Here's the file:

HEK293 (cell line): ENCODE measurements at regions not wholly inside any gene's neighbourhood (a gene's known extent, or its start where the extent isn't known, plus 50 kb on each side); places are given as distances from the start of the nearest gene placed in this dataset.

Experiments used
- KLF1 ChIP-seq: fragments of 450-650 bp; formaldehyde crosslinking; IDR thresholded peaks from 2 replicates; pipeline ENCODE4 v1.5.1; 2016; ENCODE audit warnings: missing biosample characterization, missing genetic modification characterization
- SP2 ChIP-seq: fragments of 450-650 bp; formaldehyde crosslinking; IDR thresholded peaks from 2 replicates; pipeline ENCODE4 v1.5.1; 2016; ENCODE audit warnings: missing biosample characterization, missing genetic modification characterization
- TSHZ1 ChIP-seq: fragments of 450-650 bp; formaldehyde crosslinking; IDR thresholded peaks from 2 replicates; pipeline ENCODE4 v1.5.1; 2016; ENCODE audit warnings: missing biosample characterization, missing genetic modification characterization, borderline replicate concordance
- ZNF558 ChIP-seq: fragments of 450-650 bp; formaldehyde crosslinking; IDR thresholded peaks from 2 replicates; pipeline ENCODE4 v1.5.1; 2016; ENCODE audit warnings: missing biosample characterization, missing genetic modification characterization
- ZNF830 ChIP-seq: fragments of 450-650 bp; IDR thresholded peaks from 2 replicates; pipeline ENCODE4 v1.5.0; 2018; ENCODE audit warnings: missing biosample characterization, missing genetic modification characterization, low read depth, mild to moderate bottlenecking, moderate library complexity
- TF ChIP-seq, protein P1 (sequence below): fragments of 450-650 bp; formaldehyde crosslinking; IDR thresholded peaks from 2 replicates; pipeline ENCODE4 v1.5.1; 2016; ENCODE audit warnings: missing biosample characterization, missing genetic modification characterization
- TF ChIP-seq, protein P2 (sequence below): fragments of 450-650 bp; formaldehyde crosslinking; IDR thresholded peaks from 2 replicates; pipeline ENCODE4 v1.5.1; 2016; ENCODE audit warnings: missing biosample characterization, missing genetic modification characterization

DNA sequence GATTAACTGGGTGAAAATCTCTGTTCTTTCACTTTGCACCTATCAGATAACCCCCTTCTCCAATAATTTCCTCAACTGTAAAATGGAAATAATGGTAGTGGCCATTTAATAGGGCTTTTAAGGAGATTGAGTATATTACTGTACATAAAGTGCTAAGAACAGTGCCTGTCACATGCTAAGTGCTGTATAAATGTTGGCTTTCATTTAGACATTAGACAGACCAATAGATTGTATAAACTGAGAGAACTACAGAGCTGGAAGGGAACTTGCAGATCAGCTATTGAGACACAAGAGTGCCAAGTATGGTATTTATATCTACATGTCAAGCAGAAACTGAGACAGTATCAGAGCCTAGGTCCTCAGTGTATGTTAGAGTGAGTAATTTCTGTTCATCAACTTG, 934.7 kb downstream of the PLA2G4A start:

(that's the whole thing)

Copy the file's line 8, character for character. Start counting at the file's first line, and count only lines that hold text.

- TF ChIP-seq, protein P1 (sequence below): fragments of 450-650 bp; formaldehyde crosslinking; IDR thresholded peaks from 2 replicates; pipeline ENCODE4 v1.5.1; 2016; ENCODE audit warnings: missing biosample characterization, missing genetic modification characterization